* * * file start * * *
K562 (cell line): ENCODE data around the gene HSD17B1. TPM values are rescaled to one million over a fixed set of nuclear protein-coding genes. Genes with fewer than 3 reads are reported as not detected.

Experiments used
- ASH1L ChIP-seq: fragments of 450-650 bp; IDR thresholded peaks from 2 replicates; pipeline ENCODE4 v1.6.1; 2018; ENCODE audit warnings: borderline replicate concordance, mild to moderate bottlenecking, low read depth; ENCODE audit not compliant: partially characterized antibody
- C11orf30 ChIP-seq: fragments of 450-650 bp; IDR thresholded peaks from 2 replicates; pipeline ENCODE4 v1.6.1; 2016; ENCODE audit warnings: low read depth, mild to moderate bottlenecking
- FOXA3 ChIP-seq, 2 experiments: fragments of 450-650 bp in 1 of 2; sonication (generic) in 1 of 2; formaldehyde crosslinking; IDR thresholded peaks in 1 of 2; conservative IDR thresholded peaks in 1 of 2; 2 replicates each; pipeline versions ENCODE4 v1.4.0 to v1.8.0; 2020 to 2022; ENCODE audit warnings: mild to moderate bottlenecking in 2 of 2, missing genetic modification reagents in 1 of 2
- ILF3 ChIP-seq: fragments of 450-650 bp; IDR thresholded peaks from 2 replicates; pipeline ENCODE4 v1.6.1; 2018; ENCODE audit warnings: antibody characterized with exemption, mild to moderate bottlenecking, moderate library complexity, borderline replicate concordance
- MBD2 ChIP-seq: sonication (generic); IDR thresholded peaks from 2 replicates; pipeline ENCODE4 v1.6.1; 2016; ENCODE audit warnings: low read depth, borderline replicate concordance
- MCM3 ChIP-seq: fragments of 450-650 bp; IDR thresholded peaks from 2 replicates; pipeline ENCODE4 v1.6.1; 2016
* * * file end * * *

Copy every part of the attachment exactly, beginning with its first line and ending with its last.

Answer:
K562 (cell line): ENCODE data around the gene HSD17B1. TPM values are rescaled to one million over a fixed set of nuclear protein-coding genes. Genes with fewer than 3 reads are reported as not detected.

Experiments used
- ASH1L ChIP-seq: fragments of 450-650 bp; IDR thresholded peaks from 2 replicates; pipeline ENCODE4 v1.6.1; 2018; ENCODE audit warnings: borderline replicate concordance, mild to moderate bottlenecking, low read depth; ENCODE audit not compliant: partially characterized antibody
- C11orf30 ChIP-seq: fragments of 450-650 bp; IDR thresholded peaks from 2 replicates; pipeline ENCODE4 v1.6.1; 2016; ENCODE audit warnings: low read depth, mild to moderate bottlenecking
- FOXA3 ChIP-seq, 2 experiments: fragments of 450-650 bp in 1 of 2; sonication (generic) in 1 of 2; formaldehyde crosslinking; IDR thresholded peaks in 1 of 2; conservative IDR thresholded peaks in 1 of 2; 2 replicates each; pipeline versions ENCODE4 v1.4.0 to v1.8.0; 2020 to 2022; ENCODE audit warnings: mild to moderate bottlenecking in 2 of 2, missing genetic modification reagents in 1 of 2
- ILF3 ChIP-seq: fragments of 450-650 bp; IDR thresholded peaks from 2 replicates; pipeline ENCODE4 v1.6.1; 2018; ENCODE audit warnings: antibody characterized with exemption, mild to moderate bottlenecking, moderate library complexity, borderline replicate concordance
- MBD2 ChIP-seq: sonication (generic); IDR thresholded peaks from 2 replicates; pipeline ENCODE4 v1.6.1; 2016; ENCODE audit warnings: low read depth, borderline replicate concordance
- MCM3 ChIP-seq: fragments of 450-650 bp; IDR thresholded peaks from 2 replicates; pipeline ENCODE4 v1.6.1; 2016